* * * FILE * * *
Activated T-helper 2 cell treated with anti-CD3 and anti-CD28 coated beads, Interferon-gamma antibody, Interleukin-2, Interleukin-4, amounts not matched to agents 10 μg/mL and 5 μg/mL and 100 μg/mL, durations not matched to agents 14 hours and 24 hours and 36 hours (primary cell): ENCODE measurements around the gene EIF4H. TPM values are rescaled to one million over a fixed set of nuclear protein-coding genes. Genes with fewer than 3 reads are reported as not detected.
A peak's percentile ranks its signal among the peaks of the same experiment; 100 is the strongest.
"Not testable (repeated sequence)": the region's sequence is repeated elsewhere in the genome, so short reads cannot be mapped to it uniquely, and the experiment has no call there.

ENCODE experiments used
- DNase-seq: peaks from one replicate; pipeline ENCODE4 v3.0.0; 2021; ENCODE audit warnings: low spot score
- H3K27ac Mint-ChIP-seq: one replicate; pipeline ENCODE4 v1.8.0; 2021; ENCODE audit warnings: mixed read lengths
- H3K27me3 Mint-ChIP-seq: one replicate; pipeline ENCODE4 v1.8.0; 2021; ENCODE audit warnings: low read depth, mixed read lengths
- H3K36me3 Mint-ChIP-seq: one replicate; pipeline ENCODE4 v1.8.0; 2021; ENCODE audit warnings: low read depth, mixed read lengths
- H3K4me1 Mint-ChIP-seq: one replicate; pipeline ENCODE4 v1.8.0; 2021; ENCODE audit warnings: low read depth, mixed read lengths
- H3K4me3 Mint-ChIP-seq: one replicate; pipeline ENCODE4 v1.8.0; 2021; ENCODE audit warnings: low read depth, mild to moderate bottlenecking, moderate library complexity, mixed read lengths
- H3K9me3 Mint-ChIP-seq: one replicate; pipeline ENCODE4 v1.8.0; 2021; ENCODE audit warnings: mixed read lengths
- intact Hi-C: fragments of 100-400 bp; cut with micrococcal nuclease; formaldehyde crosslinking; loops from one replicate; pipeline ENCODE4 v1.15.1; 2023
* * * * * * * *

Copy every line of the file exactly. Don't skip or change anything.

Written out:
Activated T-helper 2 cell treated with anti-CD3 and anti-CD28 coated beads, Interferon-gamma antibody, Interleukin-2, Interleukin-4, amounts not matched to agents 10 μg/mL and 5 μg/mL and 100 μg/mL, durations not matched to agents 14 hours and 24 hours and 36 hours (primary cell): ENCODE measurements around the gene EIF4H. TPM values are rescaled to one million over a fixed set of nuclear protein-coding genes. Genes with fewer than 3 reads are reported as not detected.
A peak's percentile ranks its signal among the peaks of the same experiment; 100 is the strongest.
"Not testable (repeated sequence)": the region's sequence is repeated elsewhere in the genome, so short reads cannot be mapped to it uniquely, and the experiment has no call there.

ENCODE experiments used
- DNase-seq: peaks from one replicate; pipeline ENCODE4 v3.0.0; 2021; ENCODE audit warnings: low spot score
- H3K27ac Mint-ChIP-seq: one replicate; pipeline ENCODE4 v1.8.0; 2021; ENCODE audit warnings: mixed read lengths
- H3K27me3 Mint-ChIP-seq: one replicate; pipeline ENCODE4 v1.8.0; 2021; ENCODE audit warnings: low read depth, mixed read lengths
- H3K36me3 Mint-ChIP-seq: one replicate; pipeline ENCODE4 v1.8.0; 2021; ENCODE audit warnings: low read depth, mixed read lengths
- H3K4me1 Mint-ChIP-seq: one replicate; pipeline ENCODE4 v1.8.0; 2021; ENCODE audit warnings: low read depth, mixed read lengths
- H3K4me3 Mint-ChIP-seq: one replicate; pipeline ENCODE4 v1.8.0; 2021; ENCODE audit warnings: low read depth, mild to moderate bottlenecking, moderate library complexity, mixed read lengths
- H3K9me3 Mint-ChIP-seq: one replicate; pipeline ENCODE4 v1.8.0; 2021; ENCODE audit warnings: mixed read lengths
- intact Hi-C: fragments of 100-400 bp; cut with micrococcal nuclease; formaldehyde crosslinking; loops from one replicate; pipeline ENCODE4 v1.15.1; 2023